Student Work

Student Authors - Charlotte Winczer and Patricia Potter


Abbey Lincoln by Charlotte Winczer



Abbey Lincoln was an influential jazz singer, prolific songwriter, artist, and actress; whose career spanned half a century. She was born Anna Marie Wooldridge in Chicago on August 6, 1930 and died in a nursing home on Manhattan’s upper west side shortly after her eightieth birthday on August 14, 2010. Though no official cause of death was given, her brother explained to the New York Times that she had been in declining health since undergoing open heart surgery in 2007. Her body was cremated, and her ashes were scattered. Donations in her honor can be sent to the Jazz Foundation of America.

The 10th of 12 children, during her childhood in rural Michigan Ms. Lincoln taught herself to play the piano and sang gospel music at school. As a teenager she worked as a maid and continued singing eventually working her way west. In Honolulu she appeared with Billie Holiday and Louis Armstrong. Through the 1950s in Los Angeles, she performed in supper clubs, recorded songs and acted in films. Her manager, Bob Russell, suggested the stage name Abbey Lincoln, a hybrid of Westminster Abbey and Abraham Lincoln. She was portrayed as a sex kitten on the cover of Ebony magazine famously wearing a dress worn by Marilyn Monroe. Disappointed that her sex appeal overshadowed her vocal talent she gravitated toward the jazz genre and adopted her fellow musicians’ interest in civil rights issues.

By 1960 Ms. Lincoln moved to New York and performed on the landmark jazz civil rights recording, “We Insist! – Freedom Now Suite” by drummer Max Roach, whom she married. She also starred with Ivan Dixon in the independent film, Nothing but a Man, and co-starred with Sidney Poitier and Beau Bridges in For Love of Ivy, receiving a Golden Globe nomination for the latter. Her image had decidedly changed, prompting one critic to dub her a “professional negro”.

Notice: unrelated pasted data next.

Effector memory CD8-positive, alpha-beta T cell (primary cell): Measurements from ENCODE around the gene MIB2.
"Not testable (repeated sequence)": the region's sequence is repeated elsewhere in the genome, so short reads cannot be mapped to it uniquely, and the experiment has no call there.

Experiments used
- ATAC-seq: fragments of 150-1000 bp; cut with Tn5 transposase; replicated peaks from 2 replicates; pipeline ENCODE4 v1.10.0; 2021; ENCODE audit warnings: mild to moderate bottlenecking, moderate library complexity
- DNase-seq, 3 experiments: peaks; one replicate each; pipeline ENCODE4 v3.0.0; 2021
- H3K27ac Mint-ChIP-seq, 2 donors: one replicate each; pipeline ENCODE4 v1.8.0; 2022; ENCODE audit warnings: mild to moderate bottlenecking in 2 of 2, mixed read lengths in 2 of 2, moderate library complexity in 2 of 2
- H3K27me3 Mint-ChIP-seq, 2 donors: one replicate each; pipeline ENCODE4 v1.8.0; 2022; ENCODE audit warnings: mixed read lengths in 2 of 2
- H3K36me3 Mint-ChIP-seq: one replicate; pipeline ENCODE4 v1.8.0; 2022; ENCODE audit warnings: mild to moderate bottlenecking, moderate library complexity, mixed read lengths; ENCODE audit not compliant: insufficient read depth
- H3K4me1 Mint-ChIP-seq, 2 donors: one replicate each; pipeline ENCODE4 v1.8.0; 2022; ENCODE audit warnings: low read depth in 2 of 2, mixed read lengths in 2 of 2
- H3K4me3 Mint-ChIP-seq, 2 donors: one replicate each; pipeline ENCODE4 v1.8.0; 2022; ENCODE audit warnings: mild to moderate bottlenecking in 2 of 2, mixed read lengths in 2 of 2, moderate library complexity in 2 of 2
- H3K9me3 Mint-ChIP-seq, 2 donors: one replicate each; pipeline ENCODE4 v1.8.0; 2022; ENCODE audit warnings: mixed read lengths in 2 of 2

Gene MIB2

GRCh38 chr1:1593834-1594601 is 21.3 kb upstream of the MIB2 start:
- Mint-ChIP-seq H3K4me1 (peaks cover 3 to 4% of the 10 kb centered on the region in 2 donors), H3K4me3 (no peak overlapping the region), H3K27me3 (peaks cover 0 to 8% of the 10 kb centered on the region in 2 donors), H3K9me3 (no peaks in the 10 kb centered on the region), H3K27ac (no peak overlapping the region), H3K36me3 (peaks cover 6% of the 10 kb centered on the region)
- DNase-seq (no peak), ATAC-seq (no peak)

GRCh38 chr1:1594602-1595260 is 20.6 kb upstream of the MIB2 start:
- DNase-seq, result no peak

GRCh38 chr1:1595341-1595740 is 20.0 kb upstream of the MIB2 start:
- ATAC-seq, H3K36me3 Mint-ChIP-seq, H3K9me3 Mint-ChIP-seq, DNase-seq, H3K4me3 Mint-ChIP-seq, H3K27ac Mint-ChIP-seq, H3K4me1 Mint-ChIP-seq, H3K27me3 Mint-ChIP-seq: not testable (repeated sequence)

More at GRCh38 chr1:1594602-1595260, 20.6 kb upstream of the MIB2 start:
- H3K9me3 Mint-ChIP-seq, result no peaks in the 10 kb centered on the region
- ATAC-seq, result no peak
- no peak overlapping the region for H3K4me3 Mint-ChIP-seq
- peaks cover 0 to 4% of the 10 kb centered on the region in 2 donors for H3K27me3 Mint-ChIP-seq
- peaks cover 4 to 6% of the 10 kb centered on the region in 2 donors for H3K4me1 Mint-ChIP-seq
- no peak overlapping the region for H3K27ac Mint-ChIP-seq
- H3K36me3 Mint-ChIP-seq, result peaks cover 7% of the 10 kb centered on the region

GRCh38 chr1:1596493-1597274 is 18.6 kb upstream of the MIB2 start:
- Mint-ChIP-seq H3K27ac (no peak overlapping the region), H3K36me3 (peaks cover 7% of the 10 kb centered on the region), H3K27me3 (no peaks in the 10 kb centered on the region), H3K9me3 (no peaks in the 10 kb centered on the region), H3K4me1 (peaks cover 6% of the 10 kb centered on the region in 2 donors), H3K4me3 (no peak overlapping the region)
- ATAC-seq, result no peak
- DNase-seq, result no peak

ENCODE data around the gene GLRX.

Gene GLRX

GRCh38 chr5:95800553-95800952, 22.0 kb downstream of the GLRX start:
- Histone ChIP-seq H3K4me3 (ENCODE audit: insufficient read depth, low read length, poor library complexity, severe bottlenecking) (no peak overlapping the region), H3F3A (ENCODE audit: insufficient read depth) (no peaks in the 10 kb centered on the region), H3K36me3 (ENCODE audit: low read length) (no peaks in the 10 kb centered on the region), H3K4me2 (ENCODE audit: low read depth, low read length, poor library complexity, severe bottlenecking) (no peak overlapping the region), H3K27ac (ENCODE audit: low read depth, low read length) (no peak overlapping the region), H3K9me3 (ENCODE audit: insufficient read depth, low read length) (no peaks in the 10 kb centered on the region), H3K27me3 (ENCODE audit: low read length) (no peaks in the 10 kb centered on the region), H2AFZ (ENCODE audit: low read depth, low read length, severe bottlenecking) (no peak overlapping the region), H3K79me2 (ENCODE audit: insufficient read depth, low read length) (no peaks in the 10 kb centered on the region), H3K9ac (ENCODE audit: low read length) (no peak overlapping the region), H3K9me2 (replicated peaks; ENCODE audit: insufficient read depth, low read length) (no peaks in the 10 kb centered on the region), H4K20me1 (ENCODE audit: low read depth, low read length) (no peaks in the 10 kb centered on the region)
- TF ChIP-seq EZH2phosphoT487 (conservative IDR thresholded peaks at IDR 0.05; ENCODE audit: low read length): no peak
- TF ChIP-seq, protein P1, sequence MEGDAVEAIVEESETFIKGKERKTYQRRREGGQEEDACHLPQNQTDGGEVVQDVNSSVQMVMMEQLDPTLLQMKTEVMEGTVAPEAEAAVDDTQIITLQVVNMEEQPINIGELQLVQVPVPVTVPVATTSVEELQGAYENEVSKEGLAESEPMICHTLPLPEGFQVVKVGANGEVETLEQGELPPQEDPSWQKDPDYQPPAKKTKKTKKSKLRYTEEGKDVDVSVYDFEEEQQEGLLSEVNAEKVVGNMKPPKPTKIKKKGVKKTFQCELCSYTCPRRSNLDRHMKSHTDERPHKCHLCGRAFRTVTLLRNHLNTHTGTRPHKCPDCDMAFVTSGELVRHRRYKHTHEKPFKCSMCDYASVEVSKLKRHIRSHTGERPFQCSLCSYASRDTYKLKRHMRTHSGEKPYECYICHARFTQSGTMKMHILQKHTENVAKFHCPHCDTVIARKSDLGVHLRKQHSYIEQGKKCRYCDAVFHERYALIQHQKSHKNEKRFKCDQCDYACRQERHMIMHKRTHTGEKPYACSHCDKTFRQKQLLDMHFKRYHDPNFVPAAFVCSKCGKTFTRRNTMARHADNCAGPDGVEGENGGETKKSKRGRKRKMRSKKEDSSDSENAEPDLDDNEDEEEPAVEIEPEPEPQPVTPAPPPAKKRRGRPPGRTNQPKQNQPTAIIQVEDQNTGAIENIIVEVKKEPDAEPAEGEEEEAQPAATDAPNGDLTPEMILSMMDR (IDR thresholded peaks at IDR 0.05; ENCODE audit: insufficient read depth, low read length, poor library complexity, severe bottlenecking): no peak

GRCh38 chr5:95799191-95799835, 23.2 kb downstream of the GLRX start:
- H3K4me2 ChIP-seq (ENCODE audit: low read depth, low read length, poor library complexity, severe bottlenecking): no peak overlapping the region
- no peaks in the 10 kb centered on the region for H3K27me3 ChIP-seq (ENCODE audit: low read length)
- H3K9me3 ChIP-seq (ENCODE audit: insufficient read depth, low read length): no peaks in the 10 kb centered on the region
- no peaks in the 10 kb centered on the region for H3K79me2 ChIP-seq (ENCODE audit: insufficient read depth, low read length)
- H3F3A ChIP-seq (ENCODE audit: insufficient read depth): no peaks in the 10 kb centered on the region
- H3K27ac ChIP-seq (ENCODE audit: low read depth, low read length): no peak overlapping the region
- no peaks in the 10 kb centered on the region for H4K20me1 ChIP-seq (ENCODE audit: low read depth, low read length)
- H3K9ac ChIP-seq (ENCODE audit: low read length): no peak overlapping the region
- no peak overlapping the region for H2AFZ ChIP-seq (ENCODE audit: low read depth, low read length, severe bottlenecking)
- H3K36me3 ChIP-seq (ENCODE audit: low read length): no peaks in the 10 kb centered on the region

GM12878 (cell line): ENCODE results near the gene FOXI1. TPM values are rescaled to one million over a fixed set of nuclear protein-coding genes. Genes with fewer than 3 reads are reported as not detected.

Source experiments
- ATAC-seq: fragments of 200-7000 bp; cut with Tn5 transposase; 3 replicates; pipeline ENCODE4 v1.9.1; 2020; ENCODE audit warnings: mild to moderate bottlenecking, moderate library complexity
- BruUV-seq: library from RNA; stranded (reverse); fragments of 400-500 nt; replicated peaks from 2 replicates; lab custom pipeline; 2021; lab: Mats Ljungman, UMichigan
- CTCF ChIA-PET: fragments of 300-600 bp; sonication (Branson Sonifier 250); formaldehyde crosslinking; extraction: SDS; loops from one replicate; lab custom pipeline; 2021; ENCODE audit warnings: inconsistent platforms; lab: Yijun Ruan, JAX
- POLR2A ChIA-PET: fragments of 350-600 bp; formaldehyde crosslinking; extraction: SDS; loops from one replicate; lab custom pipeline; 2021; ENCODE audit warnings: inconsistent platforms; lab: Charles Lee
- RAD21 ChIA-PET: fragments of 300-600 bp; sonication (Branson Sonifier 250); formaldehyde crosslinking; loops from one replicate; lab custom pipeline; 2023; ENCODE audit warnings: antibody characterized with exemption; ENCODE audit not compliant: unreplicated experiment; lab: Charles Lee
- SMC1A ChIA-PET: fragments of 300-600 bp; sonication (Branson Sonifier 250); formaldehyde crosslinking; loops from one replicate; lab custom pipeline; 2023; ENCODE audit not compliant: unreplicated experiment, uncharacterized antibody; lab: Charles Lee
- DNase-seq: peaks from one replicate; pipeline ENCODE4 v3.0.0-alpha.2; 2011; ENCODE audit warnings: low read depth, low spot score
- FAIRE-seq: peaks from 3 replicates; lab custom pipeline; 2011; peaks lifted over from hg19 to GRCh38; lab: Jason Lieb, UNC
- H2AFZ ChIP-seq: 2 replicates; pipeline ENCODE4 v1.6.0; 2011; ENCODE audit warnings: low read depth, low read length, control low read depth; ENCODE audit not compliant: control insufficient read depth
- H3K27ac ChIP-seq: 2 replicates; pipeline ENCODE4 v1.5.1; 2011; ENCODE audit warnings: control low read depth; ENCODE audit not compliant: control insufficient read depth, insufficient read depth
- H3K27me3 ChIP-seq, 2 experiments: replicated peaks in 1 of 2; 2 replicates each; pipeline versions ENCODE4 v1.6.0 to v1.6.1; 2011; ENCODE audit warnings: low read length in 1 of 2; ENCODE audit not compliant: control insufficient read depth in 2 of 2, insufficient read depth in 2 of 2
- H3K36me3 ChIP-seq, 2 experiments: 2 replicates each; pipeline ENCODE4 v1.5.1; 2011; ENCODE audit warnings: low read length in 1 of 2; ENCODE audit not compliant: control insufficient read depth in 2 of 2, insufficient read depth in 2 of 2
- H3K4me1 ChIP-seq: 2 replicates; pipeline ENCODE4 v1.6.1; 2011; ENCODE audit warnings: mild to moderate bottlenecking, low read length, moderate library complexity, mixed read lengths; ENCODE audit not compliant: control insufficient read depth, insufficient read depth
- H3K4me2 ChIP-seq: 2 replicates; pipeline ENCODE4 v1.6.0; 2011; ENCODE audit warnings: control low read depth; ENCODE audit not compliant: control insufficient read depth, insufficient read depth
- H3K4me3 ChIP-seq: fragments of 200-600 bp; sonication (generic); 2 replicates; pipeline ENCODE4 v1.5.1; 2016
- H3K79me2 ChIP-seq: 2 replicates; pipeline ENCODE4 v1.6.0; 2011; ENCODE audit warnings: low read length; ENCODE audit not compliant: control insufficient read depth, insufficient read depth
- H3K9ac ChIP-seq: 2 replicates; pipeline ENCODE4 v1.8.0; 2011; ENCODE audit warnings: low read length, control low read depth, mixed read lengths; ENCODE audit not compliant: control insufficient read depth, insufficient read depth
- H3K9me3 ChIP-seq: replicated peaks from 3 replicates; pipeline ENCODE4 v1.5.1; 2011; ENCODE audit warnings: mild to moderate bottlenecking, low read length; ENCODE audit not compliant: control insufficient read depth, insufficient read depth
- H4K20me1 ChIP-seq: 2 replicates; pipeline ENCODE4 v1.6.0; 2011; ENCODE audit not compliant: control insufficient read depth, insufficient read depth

After her divorce in 1970, Ms. Lincoln took an apartment above a garage in Los Angeles to regroup her energies. She visited Africa in 1972 and received two honorary names: Moseka and Aminata. She continued to perform and record around the world while prioritizing storytelling and songwriting.

In the 1980s Ms. Lincoln returned to New York and met producer Jean-Philippe Allard from the Verve music group. A highly successful collaboration commenced in 1990 that saw the release of nine albums. She appeared as the mother of Denzel Washington’s character in Spike Lee’s film Mo’ Better Blues. In 2003 she was awarded the National Endowment for the Arts Jazz Masters Award. Her last album, Abbey Sings Abbey, was released in 2007. She is survived by two brothers, David and Kenneth, and a sister, Juanita Baker.


Obituary, Abbey Lincoln,, Aug.16, 2010

Nate Chinen, Obituary, Abbey Lincoln, Bold and Introspective Jazz Singer, Dies at 80, N.Y. Times, Aug. 14, 2010

Richard Watters, Abbey Lincoln Funeral / Wake / Memorial Services Tba: Jazz Singer/Songwriter Dies at 80,, Aug. 16, 2010

Abbey Lincoln: Discography

Abbey Lincoln: Wikipedia


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